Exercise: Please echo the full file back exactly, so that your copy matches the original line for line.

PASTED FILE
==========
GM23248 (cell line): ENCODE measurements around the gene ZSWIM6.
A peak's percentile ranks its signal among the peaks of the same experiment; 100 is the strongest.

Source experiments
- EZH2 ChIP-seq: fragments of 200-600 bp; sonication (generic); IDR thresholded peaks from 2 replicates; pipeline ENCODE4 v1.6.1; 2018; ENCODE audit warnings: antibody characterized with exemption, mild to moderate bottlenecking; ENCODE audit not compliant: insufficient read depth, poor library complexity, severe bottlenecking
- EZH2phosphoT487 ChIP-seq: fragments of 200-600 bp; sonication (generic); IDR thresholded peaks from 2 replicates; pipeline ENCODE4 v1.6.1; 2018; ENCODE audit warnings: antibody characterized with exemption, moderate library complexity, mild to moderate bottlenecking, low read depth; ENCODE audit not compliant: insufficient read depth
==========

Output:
GM23248 (cell line): ENCODE measurements around the gene ZSWIM6.
A peak's percentile ranks its signal among the peaks of the same experiment; 100 is the strongest.

Source experiments
- EZH2 ChIP-seq: fragments of 200-600 bp; sonication (generic); IDR thresholded peaks from 2 replicates; pipeline ENCODE4 v1.6.1; 2018; ENCODE audit warnings: antibody characterized with exemption, mild to moderate bottlenecking; ENCODE audit not compliant: insufficient read depth, poor library complexity, severe bottlenecking
- EZH2phosphoT487 ChIP-seq: fragments of 200-600 bp; sonication (generic); IDR thresholded peaks from 2 replicates; pipeline ENCODE4 v1.6.1; 2018; ENCODE audit warnings: antibody characterized with exemption, moderate library complexity, mild to moderate bottlenecking, low read depth; ENCODE audit not compliant: insufficient read depth